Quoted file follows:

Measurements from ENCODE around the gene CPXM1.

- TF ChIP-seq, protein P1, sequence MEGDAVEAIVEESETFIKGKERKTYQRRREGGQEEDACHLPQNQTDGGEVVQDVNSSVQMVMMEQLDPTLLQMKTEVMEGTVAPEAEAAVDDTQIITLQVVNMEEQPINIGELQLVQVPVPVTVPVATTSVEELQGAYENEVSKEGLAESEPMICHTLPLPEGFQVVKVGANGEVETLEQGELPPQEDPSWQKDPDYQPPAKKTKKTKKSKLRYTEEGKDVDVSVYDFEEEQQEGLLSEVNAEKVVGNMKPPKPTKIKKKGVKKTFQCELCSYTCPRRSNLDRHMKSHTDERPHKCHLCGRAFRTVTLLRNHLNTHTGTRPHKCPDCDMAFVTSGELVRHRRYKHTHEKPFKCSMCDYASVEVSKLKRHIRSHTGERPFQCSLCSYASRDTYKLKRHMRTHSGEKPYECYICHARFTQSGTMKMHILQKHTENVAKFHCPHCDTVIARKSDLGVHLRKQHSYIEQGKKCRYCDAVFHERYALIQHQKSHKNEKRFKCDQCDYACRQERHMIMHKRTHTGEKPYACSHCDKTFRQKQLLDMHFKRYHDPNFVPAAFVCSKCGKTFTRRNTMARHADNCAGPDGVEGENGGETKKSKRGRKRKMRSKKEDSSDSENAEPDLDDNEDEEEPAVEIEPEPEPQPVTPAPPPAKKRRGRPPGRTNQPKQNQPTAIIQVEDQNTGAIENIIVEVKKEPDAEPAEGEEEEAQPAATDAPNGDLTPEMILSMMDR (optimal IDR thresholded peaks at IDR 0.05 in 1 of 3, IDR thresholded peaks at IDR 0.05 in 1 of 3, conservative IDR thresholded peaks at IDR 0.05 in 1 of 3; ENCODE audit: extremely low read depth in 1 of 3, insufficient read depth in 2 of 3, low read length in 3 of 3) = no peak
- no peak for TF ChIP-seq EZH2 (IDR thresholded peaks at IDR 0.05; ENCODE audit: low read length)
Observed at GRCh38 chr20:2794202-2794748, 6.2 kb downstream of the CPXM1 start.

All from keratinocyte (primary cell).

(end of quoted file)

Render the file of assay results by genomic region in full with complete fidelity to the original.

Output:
Measurements from ENCODE around the gene CPXM1.

- TF ChIP-seq, protein P1, sequence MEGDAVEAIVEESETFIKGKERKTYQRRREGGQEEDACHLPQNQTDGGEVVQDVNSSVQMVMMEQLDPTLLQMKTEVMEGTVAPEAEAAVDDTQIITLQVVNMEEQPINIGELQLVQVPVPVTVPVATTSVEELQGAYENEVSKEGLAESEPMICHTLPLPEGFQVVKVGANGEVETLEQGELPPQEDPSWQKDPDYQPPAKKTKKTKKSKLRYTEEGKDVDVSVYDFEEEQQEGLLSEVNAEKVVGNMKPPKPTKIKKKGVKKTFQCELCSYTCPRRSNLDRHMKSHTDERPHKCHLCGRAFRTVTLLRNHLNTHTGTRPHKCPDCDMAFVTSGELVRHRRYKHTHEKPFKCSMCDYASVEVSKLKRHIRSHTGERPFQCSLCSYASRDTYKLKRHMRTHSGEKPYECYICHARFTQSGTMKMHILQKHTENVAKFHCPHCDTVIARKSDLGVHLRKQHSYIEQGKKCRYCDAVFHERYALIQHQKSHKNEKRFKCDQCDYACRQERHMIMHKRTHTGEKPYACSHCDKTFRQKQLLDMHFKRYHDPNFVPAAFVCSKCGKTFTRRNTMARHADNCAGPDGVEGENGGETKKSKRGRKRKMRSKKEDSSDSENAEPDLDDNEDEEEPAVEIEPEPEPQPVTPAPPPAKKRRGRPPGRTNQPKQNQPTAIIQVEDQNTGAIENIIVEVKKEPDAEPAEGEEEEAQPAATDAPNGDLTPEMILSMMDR (optimal IDR thresholded peaks at IDR 0.05 in 1 of 3, IDR thresholded peaks at IDR 0.05 in 1 of 3, conservative IDR thresholded peaks at IDR 0.05 in 1 of 3; ENCODE audit: extremely low read depth in 1 of 3, insufficient read depth in 2 of 3, low read length in 3 of 3) = no peak
- no peak for TF ChIP-seq EZH2 (IDR thresholded peaks at IDR 0.05; ENCODE audit: low read length)
Observed at GRCh38 chr20:2794202-2794748, 6.2 kb downstream of the CPXM1 start.

All from keratinocyte (primary cell).